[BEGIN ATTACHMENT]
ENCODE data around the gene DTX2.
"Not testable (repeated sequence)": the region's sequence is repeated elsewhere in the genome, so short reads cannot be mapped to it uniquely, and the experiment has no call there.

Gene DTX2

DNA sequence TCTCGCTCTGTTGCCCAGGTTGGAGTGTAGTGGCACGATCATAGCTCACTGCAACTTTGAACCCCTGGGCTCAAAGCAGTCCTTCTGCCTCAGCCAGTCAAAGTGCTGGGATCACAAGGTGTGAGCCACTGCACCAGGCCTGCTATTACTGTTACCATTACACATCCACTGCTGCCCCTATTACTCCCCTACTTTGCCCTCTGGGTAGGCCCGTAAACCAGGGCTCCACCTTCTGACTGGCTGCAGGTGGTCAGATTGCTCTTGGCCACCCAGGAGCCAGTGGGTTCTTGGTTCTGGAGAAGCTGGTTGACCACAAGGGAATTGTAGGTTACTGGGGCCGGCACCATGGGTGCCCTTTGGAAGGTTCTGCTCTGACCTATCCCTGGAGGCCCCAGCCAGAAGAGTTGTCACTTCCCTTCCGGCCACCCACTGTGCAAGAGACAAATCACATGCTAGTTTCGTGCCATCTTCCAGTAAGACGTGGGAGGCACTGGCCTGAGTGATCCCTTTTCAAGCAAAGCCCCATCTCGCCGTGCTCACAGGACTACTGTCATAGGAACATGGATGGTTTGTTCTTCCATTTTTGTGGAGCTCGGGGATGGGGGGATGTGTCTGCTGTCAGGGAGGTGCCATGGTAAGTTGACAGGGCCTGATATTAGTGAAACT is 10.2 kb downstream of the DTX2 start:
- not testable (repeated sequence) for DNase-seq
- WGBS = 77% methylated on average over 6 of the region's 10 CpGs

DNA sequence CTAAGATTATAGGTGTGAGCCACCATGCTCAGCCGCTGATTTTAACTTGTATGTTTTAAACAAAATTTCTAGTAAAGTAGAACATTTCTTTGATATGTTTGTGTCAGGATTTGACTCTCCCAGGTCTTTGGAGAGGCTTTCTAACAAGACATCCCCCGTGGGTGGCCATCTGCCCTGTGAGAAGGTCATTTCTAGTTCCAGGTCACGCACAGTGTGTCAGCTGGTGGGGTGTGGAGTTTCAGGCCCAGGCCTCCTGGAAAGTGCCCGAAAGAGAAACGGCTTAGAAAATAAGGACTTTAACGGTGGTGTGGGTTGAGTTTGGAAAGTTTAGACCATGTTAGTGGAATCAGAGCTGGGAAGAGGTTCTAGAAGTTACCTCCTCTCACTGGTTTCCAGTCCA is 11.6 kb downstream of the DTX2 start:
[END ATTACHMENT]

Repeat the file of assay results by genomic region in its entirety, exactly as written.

ENCODE data around the gene DTX2.
"Not testable (repeated sequence)": the region's sequence is repeated elsewhere in the genome, so short reads cannot be mapped to it uniquely, and the experiment has no call there.

Gene DTX2

DNA sequence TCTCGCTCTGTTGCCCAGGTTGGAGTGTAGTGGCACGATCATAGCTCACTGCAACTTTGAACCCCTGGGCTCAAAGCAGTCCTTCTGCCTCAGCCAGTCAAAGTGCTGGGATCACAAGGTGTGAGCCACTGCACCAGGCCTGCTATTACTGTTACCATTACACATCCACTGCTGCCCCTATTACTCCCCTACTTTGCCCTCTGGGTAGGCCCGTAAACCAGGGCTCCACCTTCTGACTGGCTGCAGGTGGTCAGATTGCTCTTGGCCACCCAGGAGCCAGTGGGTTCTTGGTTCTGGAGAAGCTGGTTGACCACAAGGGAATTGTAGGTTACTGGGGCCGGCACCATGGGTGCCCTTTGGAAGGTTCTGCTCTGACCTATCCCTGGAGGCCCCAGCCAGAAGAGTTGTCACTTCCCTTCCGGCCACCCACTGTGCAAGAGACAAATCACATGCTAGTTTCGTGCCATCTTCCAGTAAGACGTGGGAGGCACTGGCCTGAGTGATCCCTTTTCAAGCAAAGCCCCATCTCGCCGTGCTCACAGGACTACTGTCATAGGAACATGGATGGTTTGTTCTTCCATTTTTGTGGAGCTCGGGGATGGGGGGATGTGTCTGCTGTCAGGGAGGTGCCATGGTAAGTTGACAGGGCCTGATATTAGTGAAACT is 10.2 kb downstream of the DTX2 start:
- not testable (repeated sequence) for DNase-seq
- WGBS = 77% methylated on average over 6 of the region's 10 CpGs

DNA sequence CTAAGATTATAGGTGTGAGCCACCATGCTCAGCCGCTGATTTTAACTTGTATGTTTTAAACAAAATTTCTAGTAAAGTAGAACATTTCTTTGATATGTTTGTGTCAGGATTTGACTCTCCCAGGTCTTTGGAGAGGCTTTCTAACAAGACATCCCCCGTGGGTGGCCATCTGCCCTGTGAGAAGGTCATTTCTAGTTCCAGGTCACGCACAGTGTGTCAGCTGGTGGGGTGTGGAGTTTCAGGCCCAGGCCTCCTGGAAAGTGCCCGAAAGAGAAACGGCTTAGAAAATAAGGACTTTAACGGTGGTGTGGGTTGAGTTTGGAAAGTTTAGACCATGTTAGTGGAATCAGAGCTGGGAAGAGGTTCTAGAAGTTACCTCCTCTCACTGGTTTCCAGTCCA is 11.6 kb downstream of the DTX2 start: